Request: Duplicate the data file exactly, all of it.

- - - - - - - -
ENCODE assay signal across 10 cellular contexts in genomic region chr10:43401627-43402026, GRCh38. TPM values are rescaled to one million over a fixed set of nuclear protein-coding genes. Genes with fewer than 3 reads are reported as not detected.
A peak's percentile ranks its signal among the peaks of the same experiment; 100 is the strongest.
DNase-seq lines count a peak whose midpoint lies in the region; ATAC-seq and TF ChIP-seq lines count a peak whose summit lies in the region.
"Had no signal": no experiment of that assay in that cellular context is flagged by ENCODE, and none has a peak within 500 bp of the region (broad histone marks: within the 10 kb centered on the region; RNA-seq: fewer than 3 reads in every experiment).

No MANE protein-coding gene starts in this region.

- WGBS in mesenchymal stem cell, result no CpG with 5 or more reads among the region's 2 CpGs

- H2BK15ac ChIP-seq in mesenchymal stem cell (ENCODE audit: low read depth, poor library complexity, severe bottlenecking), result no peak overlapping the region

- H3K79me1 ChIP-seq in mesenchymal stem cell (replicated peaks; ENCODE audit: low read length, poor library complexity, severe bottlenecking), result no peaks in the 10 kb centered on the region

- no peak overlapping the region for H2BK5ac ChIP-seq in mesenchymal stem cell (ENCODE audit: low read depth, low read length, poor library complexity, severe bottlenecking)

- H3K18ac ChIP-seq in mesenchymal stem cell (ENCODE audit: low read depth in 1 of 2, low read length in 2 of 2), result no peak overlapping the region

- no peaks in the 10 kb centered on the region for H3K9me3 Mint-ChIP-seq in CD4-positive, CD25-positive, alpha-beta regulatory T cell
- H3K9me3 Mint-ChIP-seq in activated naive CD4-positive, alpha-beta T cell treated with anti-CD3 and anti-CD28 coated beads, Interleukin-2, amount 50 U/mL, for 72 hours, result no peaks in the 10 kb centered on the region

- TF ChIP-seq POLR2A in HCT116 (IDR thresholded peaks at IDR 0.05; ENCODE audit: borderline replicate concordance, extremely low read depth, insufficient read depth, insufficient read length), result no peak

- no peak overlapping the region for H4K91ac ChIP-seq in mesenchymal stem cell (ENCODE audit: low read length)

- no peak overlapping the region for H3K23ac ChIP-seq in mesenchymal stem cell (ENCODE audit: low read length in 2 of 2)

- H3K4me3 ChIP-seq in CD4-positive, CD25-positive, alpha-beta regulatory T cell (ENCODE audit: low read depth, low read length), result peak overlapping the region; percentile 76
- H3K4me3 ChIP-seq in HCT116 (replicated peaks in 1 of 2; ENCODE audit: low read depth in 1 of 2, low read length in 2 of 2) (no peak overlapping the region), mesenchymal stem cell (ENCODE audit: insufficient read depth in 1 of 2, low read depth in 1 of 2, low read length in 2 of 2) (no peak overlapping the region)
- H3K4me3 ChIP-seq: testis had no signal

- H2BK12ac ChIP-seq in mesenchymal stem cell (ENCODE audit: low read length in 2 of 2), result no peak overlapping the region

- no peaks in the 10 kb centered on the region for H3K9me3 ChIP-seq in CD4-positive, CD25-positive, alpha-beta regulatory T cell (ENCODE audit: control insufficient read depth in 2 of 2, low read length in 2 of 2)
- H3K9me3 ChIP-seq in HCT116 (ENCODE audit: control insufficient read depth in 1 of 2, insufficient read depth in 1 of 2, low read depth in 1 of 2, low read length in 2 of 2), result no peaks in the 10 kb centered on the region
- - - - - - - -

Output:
ENCODE assay signal across 10 cellular contexts in genomic region chr10:43401627-43402026, GRCh38. TPM values are rescaled to one million over a fixed set of nuclear protein-coding genes. Genes with fewer than 3 reads are reported as not detected.
A peak's percentile ranks its signal among the peaks of the same experiment; 100 is the strongest.
DNase-seq lines count a peak whose midpoint lies in the region; ATAC-seq and TF ChIP-seq lines count a peak whose summit lies in the region.
"Had no signal": no experiment of that assay in that cellular context is flagged by ENCODE, and none has a peak within 500 bp of the region (broad histone marks: within the 10 kb centered on the region; RNA-seq: fewer than 3 reads in every experiment).

No MANE protein-coding gene starts in this region.

- WGBS in mesenchymal stem cell, result no CpG with 5 or more reads among the region's 2 CpGs

- H2BK15ac ChIP-seq in mesenchymal stem cell (ENCODE audit: low read depth, poor library complexity, severe bottlenecking), result no peak overlapping the region

- H3K79me1 ChIP-seq in mesenchymal stem cell (replicated peaks; ENCODE audit: low read length, poor library complexity, severe bottlenecking), result no peaks in the 10 kb centered on the region

- no peak overlapping the region for H2BK5ac ChIP-seq in mesenchymal stem cell (ENCODE audit: low read depth, low read length, poor library complexity, severe bottlenecking)

- H3K18ac ChIP-seq in mesenchymal stem cell (ENCODE audit: low read depth in 1 of 2, low read length in 2 of 2), result no peak overlapping the region

- no peaks in the 10 kb centered on the region for H3K9me3 Mint-ChIP-seq in CD4-positive, CD25-positive, alpha-beta regulatory T cell
- H3K9me3 Mint-ChIP-seq in activated naive CD4-positive, alpha-beta T cell treated with anti-CD3 and anti-CD28 coated beads, Interleukin-2, amount 50 U/mL, for 72 hours, result no peaks in the 10 kb centered on the region

- TF ChIP-seq POLR2A in HCT116 (IDR thresholded peaks at IDR 0.05; ENCODE audit: borderline replicate concordance, extremely low read depth, insufficient read depth, insufficient read length), result no peak

- no peak overlapping the region for H4K91ac ChIP-seq in mesenchymal stem cell (ENCODE audit: low read length)

- no peak overlapping the region for H3K23ac ChIP-seq in mesenchymal stem cell (ENCODE audit: low read length in 2 of 2)

- H3K4me3 ChIP-seq in CD4-positive, CD25-positive, alpha-beta regulatory T cell (ENCODE audit: low read depth, low read length), result peak overlapping the region; percentile 76
- H3K4me3 ChIP-seq in HCT116 (replicated peaks in 1 of 2; ENCODE audit: low read depth in 1 of 2, low read length in 2 of 2) (no peak overlapping the region), mesenchymal stem cell (ENCODE audit: insufficient read depth in 1 of 2, low read depth in 1 of 2, low read length in 2 of 2) (no peak overlapping the region)
- H3K4me3 ChIP-seq: testis had no signal

- H2BK12ac ChIP-seq in mesenchymal stem cell (ENCODE audit: low read length in 2 of 2), result no peak overlapping the region

- no peaks in the 10 kb centered on the region for H3K9me3 ChIP-seq in CD4-positive, CD25-positive, alpha-beta regulatory T cell (ENCODE audit: control insufficient read depth in 2 of 2, low read length in 2 of 2)
- H3K9me3 ChIP-seq in HCT116 (ENCODE audit: control insufficient read depth in 1 of 2, insufficient read depth in 1 of 2, low read depth in 1 of 2, low read length in 2 of 2), result no peaks in the 10 kb centered on the region